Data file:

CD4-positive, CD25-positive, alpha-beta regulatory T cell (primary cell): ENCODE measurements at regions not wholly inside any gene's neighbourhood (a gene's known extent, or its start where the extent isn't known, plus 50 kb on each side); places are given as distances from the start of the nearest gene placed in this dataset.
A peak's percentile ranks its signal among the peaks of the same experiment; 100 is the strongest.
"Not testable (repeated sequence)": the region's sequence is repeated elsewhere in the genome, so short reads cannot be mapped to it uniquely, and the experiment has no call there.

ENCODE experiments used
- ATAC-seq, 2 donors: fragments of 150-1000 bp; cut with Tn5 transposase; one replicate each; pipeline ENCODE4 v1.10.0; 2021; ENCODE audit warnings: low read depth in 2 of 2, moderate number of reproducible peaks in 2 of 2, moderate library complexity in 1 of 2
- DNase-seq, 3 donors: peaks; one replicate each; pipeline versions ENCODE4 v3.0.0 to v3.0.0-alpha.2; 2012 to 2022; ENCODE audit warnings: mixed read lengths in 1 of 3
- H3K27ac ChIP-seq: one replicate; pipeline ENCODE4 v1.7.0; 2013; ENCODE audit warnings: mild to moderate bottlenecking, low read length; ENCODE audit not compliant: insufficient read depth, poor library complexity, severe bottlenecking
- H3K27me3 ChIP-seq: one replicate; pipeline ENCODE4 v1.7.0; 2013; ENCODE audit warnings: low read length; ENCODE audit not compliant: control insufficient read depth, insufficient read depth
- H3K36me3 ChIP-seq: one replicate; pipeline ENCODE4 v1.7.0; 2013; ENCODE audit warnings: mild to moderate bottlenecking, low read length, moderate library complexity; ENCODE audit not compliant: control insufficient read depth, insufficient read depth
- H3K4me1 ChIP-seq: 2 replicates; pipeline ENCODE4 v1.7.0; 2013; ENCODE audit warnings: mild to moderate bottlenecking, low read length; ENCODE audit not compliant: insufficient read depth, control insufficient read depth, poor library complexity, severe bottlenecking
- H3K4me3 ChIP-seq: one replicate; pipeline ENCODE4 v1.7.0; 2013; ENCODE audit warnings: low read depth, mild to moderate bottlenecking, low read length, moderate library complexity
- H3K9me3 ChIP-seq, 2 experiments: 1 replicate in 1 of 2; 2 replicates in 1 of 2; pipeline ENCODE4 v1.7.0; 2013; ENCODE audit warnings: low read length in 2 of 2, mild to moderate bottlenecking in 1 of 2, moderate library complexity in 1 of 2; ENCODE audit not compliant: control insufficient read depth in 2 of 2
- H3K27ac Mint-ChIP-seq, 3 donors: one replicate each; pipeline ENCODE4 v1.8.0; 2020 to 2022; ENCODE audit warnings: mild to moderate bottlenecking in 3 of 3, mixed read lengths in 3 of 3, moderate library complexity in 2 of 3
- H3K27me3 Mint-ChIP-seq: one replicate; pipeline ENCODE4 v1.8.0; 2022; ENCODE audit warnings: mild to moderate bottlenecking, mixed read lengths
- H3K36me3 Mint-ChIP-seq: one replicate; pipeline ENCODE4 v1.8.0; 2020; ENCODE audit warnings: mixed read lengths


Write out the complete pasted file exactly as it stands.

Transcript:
CD4-positive, CD25-positive, alpha-beta regulatory T cell (primary cell): ENCODE measurements at regions not wholly inside any gene's neighbourhood (a gene's known extent, or its start where the extent isn't known, plus 50 kb on each side); places are given as distances from the start of the nearest gene placed in this dataset.
A peak's percentile ranks its signal among the peaks of the same experiment; 100 is the strongest.
"Not testable (repeated sequence)": the region's sequence is repeated elsewhere in the genome, so short reads cannot be mapped to it uniquely, and the experiment has no call there.

ENCODE experiments used
- ATAC-seq, 2 donors: fragments of 150-1000 bp; cut with Tn5 transposase; one replicate each; pipeline ENCODE4 v1.10.0; 2021; ENCODE audit warnings: low read depth in 2 of 2, moderate number of reproducible peaks in 2 of 2, moderate library complexity in 1 of 2
- DNase-seq, 3 donors: peaks; one replicate each; pipeline versions ENCODE4 v3.0.0 to v3.0.0-alpha.2; 2012 to 2022; ENCODE audit warnings: mixed read lengths in 1 of 3
- H3K27ac ChIP-seq: one replicate; pipeline ENCODE4 v1.7.0; 2013; ENCODE audit warnings: mild to moderate bottlenecking, low read length; ENCODE audit not compliant: insufficient read depth, poor library complexity, severe bottlenecking
- H3K27me3 ChIP-seq: one replicate; pipeline ENCODE4 v1.7.0; 2013; ENCODE audit warnings: low read length; ENCODE audit not compliant: control insufficient read depth, insufficient read depth
- H3K36me3 ChIP-seq: one replicate; pipeline ENCODE4 v1.7.0; 2013; ENCODE audit warnings: mild to moderate bottlenecking, low read length, moderate library complexity; ENCODE audit not compliant: control insufficient read depth, insufficient read depth
- H3K4me1 ChIP-seq: 2 replicates; pipeline ENCODE4 v1.7.0; 2013; ENCODE audit warnings: mild to moderate bottlenecking, low read length; ENCODE audit not compliant: insufficient read depth, control insufficient read depth, poor library complexity, severe bottlenecking
- H3K4me3 ChIP-seq: one replicate; pipeline ENCODE4 v1.7.0; 2013; ENCODE audit warnings: low read depth, mild to moderate bottlenecking, low read length, moderate library complexity
- H3K9me3 ChIP-seq, 2 experiments: 1 replicate in 1 of 2; 2 replicates in 1 of 2; pipeline ENCODE4 v1.7.0; 2013; ENCODE audit warnings: low read length in 2 of 2, mild to moderate bottlenecking in 1 of 2, moderate library complexity in 1 of 2; ENCODE audit not compliant: control insufficient read depth in 2 of 2
- H3K27ac Mint-ChIP-seq, 3 donors: one replicate each; pipeline ENCODE4 v1.8.0; 2020 to 2022; ENCODE audit warnings: mild to moderate bottlenecking in 3 of 3, mixed read lengths in 3 of 3, moderate library complexity in 2 of 3
- H3K27me3 Mint-ChIP-seq: one replicate; pipeline ENCODE4 v1.8.0; 2022; ENCODE audit warnings: mild to moderate bottlenecking, mixed read lengths
- H3K36me3 Mint-ChIP-seq: one replicate; pipeline ENCODE4 v1.8.0; 2020; ENCODE audit warnings: mixed read lengths